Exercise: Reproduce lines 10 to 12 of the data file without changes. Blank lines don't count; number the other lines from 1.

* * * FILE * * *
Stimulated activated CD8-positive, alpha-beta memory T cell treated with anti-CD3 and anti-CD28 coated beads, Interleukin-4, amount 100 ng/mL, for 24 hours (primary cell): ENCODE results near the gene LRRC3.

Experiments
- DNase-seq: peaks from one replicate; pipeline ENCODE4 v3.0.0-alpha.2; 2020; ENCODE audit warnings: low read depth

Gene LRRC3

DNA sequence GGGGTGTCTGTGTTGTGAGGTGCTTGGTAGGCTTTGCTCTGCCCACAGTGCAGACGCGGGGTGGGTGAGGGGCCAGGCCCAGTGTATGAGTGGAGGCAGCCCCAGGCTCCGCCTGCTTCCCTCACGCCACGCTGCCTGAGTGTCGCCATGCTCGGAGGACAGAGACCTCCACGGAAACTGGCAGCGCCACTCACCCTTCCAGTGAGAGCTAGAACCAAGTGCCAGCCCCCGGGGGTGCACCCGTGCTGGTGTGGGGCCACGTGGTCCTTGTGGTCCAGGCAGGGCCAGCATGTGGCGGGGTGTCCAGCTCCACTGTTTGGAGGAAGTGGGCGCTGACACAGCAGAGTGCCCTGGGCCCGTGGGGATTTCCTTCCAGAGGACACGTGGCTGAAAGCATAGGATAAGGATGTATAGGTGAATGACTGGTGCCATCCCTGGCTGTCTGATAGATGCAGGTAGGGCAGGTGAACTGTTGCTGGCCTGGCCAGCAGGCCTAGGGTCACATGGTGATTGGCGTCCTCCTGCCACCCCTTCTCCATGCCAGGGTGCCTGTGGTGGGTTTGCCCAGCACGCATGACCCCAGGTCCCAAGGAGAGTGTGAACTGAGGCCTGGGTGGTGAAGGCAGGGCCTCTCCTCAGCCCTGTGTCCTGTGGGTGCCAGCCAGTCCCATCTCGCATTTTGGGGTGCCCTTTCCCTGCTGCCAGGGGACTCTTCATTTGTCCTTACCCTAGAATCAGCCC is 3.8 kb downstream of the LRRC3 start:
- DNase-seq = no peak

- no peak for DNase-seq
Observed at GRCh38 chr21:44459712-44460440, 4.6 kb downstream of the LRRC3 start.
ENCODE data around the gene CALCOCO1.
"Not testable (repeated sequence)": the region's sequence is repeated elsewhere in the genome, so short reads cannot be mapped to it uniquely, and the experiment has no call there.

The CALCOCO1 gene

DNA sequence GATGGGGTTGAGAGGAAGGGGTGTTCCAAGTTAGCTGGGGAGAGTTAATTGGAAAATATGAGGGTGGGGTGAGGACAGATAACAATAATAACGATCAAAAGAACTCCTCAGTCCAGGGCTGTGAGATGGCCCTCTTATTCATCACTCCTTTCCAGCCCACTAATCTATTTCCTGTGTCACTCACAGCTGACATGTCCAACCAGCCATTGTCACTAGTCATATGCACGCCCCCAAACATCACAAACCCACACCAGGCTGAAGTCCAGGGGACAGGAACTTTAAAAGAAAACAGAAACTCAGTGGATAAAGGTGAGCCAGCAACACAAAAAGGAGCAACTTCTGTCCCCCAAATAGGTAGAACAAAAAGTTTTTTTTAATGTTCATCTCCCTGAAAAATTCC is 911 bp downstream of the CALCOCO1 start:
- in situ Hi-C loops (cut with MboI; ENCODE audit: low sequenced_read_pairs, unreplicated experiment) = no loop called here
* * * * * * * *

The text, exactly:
"Not testable (repeated sequence)": the region's sequence is repeated elsewhere in the genome, so short reads cannot be mapped to it uniquely, and the experiment has no call there.

The CALCOCO1 gene

DNA sequence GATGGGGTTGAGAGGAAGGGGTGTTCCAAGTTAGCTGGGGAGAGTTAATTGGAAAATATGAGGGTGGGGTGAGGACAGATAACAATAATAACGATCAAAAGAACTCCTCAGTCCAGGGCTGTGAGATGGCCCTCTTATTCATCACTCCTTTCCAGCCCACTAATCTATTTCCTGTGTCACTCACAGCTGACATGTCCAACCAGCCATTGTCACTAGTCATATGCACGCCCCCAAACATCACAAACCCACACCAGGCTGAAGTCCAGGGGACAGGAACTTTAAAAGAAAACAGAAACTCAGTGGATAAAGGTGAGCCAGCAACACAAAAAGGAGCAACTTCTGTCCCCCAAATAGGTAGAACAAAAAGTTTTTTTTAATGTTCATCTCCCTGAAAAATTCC is 911 bp downstream of the CALCOCO1 start: